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August 4, 2009, 6:28 pm
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"The Codebreakers", David Kahn, 1996, 0-684-83130-9, U$75.00
%A David Kahn
%C 5 Maxwell Dr., Clifton Park, NY 12065-2919
%D 1967, 1993, 1996
%I Charles Scribner's Sons/MacMillan/Delmar Cengage Learning
%O U$75.00 800-354-9706 www.cengage.com
%O (Amazon.com product link shortened)
(Amazon.com product link shortened)
%O Audience n+ Tech 2 Writing 2 (see revfaq.htm for explanation)
%P 1200 p.
%T "The Codebreakers"
It seems that no work on cryptography is complete without some
reference to Kahn's great historical reference. For a long time I'd
been meaning to find a copy and get it into the series. Its pages are
filled with fascinating stories, and some great historical
But almost nothing that you'd be asked on the CISSP (Certified
Information Systems Security Professional) exam.
The thing is, Kahn's work was originally written before the invention
of DES (the Data Encryption Standard) or any of the other now commonly
used symmetric block ciphers. (Although Feistel must have been
working on the predecessor to Lucifer at the time the first edition of
the book was published.) Whether you credit Diffie and Hellman,
Merkle, or GCHQ, asymmetric encryption wasn't even a gleam on the
horizon. So all of modern cryptography came after Kahn produced his
Some of the historical material is relevant, to be sure. The fact
that implementation details always trip you up is demonstrated time
and again. The truisms of Kerckhoffs' Law, Marcel Givierge's advice
to "[e]ncode well or do not encode at all. In transmitting cleartext,
you give only a piece of information to the enemy, and you know what
it is; in encoding badly, you permit him to read all your
"correspondence and that of your friends," and even Charles Babbage's
assertion that "[o]ne of the most singular characteristics of the art
of deciphering is the strong conviction possessed by every person,
even moderately acquainted with it, that he is able to construct a
cipher which nobody else can decipher. I have also observed that the
cleverer the person, the more intimate is his conviction" are all
supported time and time again. The importance of key changes, the
concept of perfect forward secrecy, and many more important
cryptological factors are all illustrated here.
At great length. This is definitely a bedtime book. It's got a lot
of material, and it demands diligent attention from the reader. Look
away for a second, and you'll find that we have jumped from the third
to the seventeenth century, and turned from transposition ciphers to
Well, no, it isn't that bad. Kahn is a good writer, and his text will
keep you engaged, but you do have to pay attention. The historical
stories are complex and intertwined, and you will have to make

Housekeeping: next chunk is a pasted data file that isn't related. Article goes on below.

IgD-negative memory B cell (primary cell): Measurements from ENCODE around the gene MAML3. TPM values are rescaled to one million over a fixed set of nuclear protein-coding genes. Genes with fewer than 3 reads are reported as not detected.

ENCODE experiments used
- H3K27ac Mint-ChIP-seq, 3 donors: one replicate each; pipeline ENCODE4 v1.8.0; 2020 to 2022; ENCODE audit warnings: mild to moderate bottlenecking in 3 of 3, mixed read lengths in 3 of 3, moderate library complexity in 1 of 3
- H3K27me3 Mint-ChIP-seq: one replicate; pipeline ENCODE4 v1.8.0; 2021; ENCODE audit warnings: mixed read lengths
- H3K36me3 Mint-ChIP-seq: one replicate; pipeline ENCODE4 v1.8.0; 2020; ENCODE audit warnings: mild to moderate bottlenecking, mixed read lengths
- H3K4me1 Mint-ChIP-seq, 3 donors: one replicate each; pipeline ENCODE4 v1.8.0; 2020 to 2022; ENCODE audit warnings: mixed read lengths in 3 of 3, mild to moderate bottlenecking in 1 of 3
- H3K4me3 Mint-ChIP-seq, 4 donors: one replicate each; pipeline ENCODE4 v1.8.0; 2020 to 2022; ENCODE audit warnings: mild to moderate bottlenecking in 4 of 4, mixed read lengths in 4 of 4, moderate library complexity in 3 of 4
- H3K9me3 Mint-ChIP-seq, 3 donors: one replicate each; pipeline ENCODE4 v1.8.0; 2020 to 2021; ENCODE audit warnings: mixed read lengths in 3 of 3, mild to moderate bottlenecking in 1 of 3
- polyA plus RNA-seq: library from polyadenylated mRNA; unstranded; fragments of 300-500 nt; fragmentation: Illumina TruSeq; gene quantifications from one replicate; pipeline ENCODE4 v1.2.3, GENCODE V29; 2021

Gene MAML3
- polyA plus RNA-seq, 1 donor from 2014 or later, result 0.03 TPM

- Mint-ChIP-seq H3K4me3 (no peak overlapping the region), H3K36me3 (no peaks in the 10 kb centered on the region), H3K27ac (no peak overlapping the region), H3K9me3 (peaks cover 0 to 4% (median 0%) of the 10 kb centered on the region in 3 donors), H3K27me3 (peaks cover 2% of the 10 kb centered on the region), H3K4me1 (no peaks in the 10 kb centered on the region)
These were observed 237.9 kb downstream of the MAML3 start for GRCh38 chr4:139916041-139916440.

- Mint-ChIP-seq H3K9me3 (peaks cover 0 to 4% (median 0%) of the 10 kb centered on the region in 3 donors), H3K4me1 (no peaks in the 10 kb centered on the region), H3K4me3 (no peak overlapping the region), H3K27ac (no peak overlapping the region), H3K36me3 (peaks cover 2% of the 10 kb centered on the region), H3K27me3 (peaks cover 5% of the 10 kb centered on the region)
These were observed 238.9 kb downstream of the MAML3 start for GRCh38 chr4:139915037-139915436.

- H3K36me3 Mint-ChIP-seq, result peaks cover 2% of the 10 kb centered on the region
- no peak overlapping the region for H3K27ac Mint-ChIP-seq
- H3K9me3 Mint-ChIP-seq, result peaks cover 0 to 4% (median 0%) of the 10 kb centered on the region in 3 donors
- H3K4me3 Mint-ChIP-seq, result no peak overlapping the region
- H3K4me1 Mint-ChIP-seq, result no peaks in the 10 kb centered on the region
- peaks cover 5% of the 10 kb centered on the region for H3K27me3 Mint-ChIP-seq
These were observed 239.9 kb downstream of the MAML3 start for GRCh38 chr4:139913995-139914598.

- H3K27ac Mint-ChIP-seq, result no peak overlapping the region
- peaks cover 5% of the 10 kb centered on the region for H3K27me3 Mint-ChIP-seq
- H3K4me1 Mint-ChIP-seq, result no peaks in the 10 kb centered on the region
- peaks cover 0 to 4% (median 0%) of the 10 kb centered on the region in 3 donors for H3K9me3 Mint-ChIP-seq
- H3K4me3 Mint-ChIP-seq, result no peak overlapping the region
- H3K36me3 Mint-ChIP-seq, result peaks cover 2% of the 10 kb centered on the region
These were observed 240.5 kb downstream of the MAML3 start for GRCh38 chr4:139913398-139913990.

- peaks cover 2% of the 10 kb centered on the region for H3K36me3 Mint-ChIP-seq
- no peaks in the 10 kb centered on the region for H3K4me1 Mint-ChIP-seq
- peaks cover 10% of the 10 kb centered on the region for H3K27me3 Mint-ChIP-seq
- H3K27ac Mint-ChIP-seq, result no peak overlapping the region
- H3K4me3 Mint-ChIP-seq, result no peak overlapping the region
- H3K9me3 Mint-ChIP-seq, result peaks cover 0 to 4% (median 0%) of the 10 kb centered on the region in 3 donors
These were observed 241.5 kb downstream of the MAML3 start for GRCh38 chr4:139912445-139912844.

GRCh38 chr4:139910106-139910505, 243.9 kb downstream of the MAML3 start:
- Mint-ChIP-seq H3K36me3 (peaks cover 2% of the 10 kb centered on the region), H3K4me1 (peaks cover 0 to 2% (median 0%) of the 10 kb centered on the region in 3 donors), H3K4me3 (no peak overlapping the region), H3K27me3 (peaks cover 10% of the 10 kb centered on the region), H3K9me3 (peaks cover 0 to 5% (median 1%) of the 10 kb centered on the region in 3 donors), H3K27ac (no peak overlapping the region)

frequent reference to the index to re-read the specifics of particular
writers or ciphers. Up until the twentieth century, however, the
content progresses in a fairly straightforward manner. (By the time
of the world wars we start to suffer from an embarrassment of riches,
and the timeline rewinds many times through different countries and
When we get past the second world war, the material does start to show
its age. Kahn admits, in the preface to the second edition, that he
only added one (very brief) chapter to bring things up to date (mostly
concerned with the Ultra project revelations that came to light in the
1970s), and didn't bother to check and update the previous material.
So it's a bit funny to find mentions, in his chapter on "current"
cryptography in the fifties and sixties, descriptions of the Soviet
Union as if it still existed. You have to keep remembering that the
crypto "devices" aren't digital, and the "networks" are Telex.
There are some additional chapters covering commercial and criminal
codes, ciphers that people have imposed upon mysterious material (like
something out of "The Da Vinci Code"), decipherment of dead (and
interstellar) languages, and random aspects of cryptanalysis. These
read like magazine articles that have been thrown into the work at the
last minute, and are outside the historical structure of the bulk of
the book. There are still interesting tidbits, but Kahn also feels
freer to opine in this section.
Although Kahn states that he wanted to produce a complete history of
cryptology (combining both cryptography and cryptanalysis) it is
obvious that his heart is in cryptanalysis. Thus is it rather strange
that the weakest areas of the text involve his explanations of
cryptanalytic techniques. As Kahn is an amateur cryptanalyst himself,
this is possibly due to an overfamiliarity with the subject. The
explanations frequently seem to assume a more extensive background on
the part of the reader.
This is a work of solid historical scholarship. It will be
fascinating for anyone with the remotest interest in cryptology. For
anyone seriously working in the field it makes great reading material
and is a salient reminder of some important points that often get lost
in the technology.
Just don't plan to use it to craft your public key infrastructure.
copyright Robert M. Slade, 2009 BKCDBRKS.RVW 20090703
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"Dictionary of Information Security," Syngress 1597491152
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